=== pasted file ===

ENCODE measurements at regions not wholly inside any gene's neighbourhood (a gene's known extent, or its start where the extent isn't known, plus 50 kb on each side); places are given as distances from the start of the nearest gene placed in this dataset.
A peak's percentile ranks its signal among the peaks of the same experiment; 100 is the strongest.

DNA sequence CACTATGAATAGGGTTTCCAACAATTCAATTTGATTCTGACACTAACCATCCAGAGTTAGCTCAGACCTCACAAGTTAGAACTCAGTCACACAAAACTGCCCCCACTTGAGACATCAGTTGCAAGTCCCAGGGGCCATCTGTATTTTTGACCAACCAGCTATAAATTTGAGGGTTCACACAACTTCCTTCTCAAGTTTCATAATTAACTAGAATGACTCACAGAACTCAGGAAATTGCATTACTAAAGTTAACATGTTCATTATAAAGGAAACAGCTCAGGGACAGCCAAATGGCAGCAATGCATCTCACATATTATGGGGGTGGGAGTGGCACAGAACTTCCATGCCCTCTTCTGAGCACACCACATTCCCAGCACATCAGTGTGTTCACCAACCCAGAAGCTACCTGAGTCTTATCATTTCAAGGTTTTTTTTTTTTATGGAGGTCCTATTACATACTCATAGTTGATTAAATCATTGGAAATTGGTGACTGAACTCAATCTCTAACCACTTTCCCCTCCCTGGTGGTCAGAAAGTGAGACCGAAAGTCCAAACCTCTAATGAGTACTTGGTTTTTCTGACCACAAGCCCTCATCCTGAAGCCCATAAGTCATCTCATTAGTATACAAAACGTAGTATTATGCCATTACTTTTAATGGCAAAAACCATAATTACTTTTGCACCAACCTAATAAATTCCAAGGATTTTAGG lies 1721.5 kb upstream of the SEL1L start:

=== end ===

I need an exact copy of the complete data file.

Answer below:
ENCODE measurements at regions not wholly inside any gene's neighbourhood (a gene's known extent, or its start where the extent isn't known, plus 50 kb on each side); places are given as distances from the start of the nearest gene placed in this dataset.
A peak's percentile ranks its signal among the peaks of the same experiment; 100 is the strongest.

DNA sequence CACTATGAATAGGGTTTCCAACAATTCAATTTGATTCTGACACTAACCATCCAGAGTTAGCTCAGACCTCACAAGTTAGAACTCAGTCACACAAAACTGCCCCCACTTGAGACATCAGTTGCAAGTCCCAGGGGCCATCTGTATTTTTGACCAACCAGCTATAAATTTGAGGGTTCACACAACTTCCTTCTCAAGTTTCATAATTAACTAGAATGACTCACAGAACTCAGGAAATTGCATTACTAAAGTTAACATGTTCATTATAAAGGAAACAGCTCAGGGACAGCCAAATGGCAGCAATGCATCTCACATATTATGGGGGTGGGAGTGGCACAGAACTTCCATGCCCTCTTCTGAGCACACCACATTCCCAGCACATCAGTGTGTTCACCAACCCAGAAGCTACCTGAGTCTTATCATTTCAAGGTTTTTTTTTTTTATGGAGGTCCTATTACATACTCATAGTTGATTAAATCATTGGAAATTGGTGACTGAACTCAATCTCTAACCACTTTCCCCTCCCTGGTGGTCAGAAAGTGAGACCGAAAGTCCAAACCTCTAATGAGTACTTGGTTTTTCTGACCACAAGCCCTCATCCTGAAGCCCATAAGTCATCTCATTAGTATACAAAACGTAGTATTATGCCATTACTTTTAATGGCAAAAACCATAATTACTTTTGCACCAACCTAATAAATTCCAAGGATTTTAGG lies 1721.5 kb upstream of the SEL1L start: